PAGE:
Friday, 20 July 2012

Cover Me: ...all my Sunday scheming.

I'm pickier than the average listener when it comes to female voices and I'm the first to admit it. It's a combination of a few things - being a female myself (in case you hadn't realised) and having had a certain amount of vocal and musical training sometimes it feels like a case of too much knowledge being a bad thing. An actor friend of mine can't watch plays for pleasure, and bad singing causes me actual, physical pain. So no, I've never been a fan of TV talent shows. I also think that it's partly to do with the fact that women in the entertainment industry are not necessarily given record deals on the basis of talent. Listening to Rihanna miss each note by a quarter tone is evidence enough of that.

It was popular for a while for female singers to sing in breathy, weak, little girl voices and that kind of singing drives me absolutely bananas. BANANAS. Bonkers. The sort of angry where you start a sentence trying to describe how the singer makes you feel and it just sort of trails off because you're so annoyed you forget how words work. I first heard Beth Rowley when a copy of her debut album landed on my desk, back in my record company days. This was a few years ago now, back when Katie Melua was still kind of a thing, and it seemed like every label had a slightly jazzy chanteuse to spruik. Listening to Rowley sing for the first time, it was so nice to hear a woman sing like, well, a woman.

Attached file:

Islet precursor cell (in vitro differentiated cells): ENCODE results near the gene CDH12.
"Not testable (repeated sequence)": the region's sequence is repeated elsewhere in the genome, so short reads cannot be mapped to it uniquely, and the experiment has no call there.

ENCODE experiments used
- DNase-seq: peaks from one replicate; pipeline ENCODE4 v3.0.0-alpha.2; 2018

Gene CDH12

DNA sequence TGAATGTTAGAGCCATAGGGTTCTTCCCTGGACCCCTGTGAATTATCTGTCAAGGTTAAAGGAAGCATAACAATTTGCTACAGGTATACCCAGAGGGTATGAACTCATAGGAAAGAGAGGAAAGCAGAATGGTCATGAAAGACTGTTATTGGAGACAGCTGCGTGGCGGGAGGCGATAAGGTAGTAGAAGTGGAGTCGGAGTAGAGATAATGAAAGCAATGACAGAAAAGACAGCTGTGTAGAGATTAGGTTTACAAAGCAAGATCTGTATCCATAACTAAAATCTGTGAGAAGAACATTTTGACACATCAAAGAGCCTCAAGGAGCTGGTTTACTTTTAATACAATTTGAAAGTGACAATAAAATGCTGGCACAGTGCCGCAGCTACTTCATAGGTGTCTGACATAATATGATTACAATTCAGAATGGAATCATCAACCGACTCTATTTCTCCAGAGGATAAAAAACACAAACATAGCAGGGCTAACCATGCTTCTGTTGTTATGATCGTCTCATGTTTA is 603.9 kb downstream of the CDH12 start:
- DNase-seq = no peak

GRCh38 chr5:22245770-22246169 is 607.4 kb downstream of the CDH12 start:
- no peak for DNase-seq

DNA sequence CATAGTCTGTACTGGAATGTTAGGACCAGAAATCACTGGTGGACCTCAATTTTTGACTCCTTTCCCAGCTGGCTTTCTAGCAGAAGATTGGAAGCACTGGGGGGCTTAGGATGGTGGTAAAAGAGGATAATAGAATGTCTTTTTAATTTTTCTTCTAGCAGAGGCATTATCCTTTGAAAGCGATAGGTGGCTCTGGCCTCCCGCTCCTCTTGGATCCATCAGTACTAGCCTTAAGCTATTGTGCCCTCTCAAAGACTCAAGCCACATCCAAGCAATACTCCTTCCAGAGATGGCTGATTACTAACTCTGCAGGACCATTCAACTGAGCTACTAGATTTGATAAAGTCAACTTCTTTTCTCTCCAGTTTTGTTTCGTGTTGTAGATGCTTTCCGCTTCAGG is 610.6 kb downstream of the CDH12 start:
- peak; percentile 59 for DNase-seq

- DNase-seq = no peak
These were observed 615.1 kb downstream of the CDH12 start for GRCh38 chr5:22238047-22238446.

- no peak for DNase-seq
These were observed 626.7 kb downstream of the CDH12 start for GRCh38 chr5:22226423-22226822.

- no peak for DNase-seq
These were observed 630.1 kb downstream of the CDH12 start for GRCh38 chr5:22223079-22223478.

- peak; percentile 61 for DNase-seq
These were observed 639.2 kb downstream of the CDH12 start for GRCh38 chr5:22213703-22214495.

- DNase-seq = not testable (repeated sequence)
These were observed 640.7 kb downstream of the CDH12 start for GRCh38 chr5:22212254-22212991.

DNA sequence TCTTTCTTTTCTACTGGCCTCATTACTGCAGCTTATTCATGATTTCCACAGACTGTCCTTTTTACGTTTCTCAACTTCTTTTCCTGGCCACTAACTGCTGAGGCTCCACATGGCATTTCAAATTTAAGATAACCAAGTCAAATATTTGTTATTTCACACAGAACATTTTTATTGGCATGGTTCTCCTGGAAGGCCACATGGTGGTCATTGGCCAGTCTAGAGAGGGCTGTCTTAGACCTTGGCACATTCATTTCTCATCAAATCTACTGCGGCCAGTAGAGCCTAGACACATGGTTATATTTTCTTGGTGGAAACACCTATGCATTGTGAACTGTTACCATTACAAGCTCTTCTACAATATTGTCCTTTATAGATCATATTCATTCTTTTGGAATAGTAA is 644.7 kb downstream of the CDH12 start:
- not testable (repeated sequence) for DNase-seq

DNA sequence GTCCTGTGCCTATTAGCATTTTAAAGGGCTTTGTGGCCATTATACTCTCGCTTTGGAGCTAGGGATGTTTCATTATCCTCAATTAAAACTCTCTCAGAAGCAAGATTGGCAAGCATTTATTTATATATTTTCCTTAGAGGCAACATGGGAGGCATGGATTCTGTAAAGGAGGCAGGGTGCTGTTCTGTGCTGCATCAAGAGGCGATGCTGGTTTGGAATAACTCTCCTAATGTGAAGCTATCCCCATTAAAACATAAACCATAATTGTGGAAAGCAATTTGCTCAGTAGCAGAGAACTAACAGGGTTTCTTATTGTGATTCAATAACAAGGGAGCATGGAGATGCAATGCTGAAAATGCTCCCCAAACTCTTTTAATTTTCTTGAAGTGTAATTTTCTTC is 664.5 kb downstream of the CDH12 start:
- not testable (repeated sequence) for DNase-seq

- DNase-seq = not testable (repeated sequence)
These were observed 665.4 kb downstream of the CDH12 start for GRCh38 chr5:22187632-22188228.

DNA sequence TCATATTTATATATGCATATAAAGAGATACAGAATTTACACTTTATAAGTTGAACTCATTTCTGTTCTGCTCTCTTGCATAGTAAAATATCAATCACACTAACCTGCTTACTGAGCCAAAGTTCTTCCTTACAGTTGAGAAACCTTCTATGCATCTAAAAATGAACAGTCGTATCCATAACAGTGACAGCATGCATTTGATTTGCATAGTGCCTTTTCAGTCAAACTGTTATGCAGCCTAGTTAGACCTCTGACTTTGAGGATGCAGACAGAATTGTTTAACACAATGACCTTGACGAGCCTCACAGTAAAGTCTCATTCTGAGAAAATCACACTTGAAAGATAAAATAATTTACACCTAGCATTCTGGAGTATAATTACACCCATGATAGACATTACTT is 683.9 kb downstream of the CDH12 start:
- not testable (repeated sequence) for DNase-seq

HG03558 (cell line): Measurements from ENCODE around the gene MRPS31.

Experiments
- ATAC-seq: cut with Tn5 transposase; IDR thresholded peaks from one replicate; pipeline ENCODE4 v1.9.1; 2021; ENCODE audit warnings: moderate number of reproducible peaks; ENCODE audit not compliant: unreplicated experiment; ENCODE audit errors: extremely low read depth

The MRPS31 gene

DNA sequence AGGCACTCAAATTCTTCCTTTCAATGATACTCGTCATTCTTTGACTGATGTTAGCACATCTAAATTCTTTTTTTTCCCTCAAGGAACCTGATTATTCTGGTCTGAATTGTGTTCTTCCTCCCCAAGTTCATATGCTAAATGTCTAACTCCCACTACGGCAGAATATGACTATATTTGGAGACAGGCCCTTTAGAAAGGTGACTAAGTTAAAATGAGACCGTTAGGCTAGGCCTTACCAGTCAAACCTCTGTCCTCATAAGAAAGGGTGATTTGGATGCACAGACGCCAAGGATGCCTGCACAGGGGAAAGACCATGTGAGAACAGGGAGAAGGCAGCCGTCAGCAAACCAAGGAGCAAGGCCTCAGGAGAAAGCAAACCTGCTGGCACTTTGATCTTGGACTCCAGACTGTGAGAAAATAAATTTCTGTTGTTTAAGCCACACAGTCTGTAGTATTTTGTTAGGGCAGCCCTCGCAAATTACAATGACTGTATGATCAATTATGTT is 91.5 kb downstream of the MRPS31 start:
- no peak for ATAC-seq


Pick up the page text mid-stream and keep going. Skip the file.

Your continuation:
Her cover of Sunday Kind of Love isn't on that album, but it is on the soundtrack to "An Education." (Sidenote - great movie. Watch it. Carey Mulligan is a delight and Peter Sarsgard is very Peter Saaaaaarsgaaaaaardy. If you know what I mean.) Rowley herself appears in the film, singing the song in a Parisian jazz club that makes me nostalgic for a time I never actually lived in. But, how great would it be if that was the sort of place we went dancing on Saturday nights? You might be familiar with the versions of the song by Etta James or Ella Fitzgerald. Originally published in 1946, it's done the rounds - I for one, am going to be tracking down Reba McEntire's version as a matter of urgency. Reba! But for now, I leave you with Beth's version to enjoy - and I sincerely hope you do. 

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